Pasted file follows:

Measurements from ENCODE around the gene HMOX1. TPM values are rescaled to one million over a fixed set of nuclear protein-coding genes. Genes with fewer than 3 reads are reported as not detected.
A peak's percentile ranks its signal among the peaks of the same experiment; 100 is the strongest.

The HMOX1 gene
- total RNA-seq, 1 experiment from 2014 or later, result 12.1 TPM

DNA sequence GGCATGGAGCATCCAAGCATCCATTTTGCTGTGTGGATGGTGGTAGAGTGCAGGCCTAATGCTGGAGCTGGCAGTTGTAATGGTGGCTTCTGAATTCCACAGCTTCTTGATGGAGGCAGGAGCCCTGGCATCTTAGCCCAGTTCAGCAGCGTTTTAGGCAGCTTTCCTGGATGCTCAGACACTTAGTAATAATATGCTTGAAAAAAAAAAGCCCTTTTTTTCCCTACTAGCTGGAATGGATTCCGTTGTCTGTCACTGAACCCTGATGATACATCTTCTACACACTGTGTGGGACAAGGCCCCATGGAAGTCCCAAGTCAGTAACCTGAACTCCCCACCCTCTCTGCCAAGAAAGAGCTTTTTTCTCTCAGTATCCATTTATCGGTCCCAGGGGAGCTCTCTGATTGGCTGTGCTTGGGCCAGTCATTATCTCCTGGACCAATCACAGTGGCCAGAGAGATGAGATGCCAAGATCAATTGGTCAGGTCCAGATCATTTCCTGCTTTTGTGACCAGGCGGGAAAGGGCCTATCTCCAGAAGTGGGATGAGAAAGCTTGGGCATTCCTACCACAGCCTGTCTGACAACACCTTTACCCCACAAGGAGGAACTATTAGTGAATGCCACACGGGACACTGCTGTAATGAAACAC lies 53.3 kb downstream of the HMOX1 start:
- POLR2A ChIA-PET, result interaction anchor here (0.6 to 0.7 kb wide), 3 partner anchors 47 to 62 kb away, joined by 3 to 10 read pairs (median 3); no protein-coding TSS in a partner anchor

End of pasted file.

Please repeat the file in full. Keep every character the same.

Measurements from ENCODE around the gene HMOX1. TPM values are rescaled to one million over a fixed set of nuclear protein-coding genes. Genes with fewer than 3 reads are reported as not detected.
A peak's percentile ranks its signal among the peaks of the same experiment; 100 is the strongest.

The HMOX1 gene
- total RNA-seq, 1 experiment from 2014 or later, result 12.1 TPM

DNA sequence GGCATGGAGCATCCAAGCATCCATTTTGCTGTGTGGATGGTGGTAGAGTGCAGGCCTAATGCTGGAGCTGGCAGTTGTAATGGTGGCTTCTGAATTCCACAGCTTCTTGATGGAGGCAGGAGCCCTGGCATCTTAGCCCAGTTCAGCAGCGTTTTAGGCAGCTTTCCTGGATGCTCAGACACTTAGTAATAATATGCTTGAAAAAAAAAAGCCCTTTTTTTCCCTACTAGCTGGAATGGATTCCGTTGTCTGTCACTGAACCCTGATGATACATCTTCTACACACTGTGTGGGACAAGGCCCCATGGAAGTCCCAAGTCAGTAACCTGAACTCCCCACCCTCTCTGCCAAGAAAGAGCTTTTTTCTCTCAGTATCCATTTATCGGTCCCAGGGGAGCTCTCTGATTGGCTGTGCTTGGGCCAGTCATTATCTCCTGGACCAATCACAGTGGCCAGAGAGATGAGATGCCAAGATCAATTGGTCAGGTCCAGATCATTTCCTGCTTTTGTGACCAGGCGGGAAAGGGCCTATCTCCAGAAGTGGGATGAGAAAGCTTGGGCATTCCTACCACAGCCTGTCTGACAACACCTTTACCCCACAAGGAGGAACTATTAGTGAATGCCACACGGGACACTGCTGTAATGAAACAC lies 53.3 kb downstream of the HMOX1 start:
- POLR2A ChIA-PET, result interaction anchor here (0.6 to 0.7 kb wide), 3 partner anchors 47 to 62 kb away, joined by 3 to 10 read pairs (median 3); no protein-coding TSS in a partner anchor